Climate change and big business: Action time
The bad news: On June 1, 2017, U.S. President Donald Trump withdrew the United States from the Paris Climate Accord. That agreement is the world’s handshake deal to limit the global temperature rise to 2 degrees Celsius (the threshold for avoiding dangerous global warming, according to climate scientists), beginning in 2020.
The good news: The federal government’s abandonment of core environmental principles has given businesses and local governments an opportunity to shine. Thousands of cities, states, and private corporations have pledged to meet or exceed the goals of the Paris Accord. In addition, companies such as Starbucks, Walmart, and Johnson & Johnson have committed to sourcing 100 percent of their energy from renewable resources.
The great news: Big business is becoming better business. As the federal government retreats from the global effort to mitigate climate change, many big corporations are digging in to find solutions.
In mid-July, corporate and nonprofit leaders gathered in the Brooklyn Navy Yard, which is being transformed into an innovation hub by New Lab, to discuss how the private sector can help address climate change. Speakers and panelists included Virgin founder Sir Richard Branson, Dow Chemical CEO Andrew Liveris, Rocky Mountain Institute Managing Director Jon Creyts, and Hewlett Packard Enterprise Chief Sustainability Officer Lara Birkes.
These organizations are already working to address climate change issues, with plenty of accomplishments to demonstrate their commitment. Your business can take inspiration from their leadership.
The DS Virgin Innovation Summit was held in the New Lab space in Brooklyn, New York in mid-July. The former naval shipyard has been converted to a headquarters for “ambitious vertices of technology, robotics, and nanotech,” said New Lab co-founder David Belt. The one-year-old New Lab is the home to over 95 funded companies with a focus on advanced technologies including machine learning and artificial intelligence and is aligned with the Summit’s can-do spirit.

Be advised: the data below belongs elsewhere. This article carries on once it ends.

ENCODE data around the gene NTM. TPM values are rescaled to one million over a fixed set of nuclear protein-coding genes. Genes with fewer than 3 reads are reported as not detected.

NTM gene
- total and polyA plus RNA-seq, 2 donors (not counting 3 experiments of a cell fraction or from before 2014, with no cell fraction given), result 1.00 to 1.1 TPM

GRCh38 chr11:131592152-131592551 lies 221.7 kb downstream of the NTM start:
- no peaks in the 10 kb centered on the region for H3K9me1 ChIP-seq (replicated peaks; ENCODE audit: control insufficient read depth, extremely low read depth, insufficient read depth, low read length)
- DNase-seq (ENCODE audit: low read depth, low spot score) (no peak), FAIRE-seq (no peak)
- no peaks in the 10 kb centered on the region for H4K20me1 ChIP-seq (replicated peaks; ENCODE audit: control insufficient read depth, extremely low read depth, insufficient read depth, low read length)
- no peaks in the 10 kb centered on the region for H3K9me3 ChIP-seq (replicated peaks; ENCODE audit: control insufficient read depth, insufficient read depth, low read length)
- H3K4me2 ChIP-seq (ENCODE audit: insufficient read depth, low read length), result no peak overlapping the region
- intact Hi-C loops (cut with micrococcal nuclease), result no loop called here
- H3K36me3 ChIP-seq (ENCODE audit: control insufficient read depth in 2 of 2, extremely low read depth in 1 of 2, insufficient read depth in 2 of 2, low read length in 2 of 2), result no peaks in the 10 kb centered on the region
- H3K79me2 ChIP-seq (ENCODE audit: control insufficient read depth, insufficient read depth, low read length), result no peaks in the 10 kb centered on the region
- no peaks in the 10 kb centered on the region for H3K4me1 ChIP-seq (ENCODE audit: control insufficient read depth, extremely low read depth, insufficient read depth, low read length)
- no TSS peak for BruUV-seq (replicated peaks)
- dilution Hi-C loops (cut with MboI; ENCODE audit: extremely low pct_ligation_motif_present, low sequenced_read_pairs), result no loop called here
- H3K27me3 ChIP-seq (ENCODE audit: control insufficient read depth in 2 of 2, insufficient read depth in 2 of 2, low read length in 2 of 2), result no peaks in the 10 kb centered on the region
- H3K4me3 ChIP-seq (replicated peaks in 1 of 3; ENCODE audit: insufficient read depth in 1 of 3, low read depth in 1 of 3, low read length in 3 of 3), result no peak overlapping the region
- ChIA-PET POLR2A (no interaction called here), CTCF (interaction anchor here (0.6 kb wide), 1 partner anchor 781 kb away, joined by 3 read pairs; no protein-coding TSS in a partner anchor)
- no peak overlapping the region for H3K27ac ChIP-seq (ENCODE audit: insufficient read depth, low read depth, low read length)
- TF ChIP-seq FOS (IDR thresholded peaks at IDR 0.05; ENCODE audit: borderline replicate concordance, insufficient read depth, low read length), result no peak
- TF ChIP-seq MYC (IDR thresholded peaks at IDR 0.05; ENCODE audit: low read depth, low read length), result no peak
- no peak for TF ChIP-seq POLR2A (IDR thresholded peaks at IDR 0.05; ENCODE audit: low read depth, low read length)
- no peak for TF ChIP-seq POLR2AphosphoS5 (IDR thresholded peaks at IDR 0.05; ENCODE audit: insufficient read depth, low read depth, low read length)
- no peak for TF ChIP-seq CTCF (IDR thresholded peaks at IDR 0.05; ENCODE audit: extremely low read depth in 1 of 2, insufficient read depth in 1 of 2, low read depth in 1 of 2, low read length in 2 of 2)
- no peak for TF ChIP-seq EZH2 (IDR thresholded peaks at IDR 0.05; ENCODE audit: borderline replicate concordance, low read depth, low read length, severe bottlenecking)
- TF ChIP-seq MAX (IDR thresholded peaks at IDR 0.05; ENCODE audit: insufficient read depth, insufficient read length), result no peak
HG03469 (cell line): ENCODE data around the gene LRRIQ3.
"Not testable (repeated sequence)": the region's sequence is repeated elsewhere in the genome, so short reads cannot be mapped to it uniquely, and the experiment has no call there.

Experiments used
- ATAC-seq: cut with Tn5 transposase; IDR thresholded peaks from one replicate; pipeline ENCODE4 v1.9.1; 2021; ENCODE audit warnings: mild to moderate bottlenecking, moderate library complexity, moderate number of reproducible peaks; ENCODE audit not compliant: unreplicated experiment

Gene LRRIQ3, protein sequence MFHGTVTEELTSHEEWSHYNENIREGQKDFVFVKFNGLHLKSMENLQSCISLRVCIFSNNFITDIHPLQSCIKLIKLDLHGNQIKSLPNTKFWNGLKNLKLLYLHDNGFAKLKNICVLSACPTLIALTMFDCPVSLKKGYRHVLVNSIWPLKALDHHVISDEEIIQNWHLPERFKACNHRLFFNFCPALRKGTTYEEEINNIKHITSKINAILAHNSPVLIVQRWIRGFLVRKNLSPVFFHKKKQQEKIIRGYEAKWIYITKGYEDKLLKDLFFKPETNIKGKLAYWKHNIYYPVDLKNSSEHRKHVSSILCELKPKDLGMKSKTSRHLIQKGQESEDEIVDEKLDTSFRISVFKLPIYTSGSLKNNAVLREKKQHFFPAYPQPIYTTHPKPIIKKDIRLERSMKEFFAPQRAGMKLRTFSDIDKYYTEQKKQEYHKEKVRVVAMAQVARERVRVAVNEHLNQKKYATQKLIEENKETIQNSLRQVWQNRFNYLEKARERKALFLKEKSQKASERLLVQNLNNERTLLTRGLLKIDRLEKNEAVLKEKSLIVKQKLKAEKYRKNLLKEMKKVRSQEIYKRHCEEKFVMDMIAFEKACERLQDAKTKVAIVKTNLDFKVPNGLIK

Think outside the factory
Businesses are used to thinking in terms of “how can we spend less” and “how can we earn more?” The same premise applies to energy usage and costs: use fewer resources and be efficient in energy consumption.
For example, the Empire State Building now saves 40 percent on its energy bill, thanks to the Rocky Mountain Institute’s 2010 retrofit. According to Creyts, the institute worked on site to re-manufacture 6,500 windows into super-windows that block heat but let through light.
Another example: HPE plans to acquire 50 percent of its electricity from renewable sources by 2025, with a long term goal of sourcing 100 percent renewable, according to Birkes. HPE has also committed to reduce manufacturing-related greenhouse gas (GHG) emissions in its supply chain by 15 percent, aiming to avoid 100 million tons of emissions by enabling its suppliers to set robust GHG reduction commitments. These reductions are equivalent to taking 21 million cars off the road for an entire year.
Businesses are also looking to improve technology to reduce their energy footprint. Industrial motors use 30 percent of the world’s electricity, according to Creyts. Improved design and management can shave 20 to 40 percent off that usage, and so-called integrated design can make the motors even more efficient. In other words, instead of improving the design of pumps and motors, industry needs to improve the efficiency of how the hardware is connected.
This isn’t theory. By replacing long and thin and crooked pipes with short and fat and straight ones, Rocky Mountain Institute technologists have reduced energy consumption by 86 percent. “Applying similar approaches worldwide can displace half of coal-fired electricity globally,” Creyts claimed.
Illinois-based energy company LanzaTech uses bacteria to ferment industrial gas emissions, such as carbon monoxide, into ethanol. During her NewLab presentation, LanzaTech CEO Jennifer Holmgren explained that the company converts emissions from steel mills, refineries, and ferro alloy plants before they become pollution. "Carbon emissions can become a feedstock of the future," Holmgren said.
How about enlightened self-interest fueled by just a touch of greed? When it comes to green technology, competition can bring out the best in people.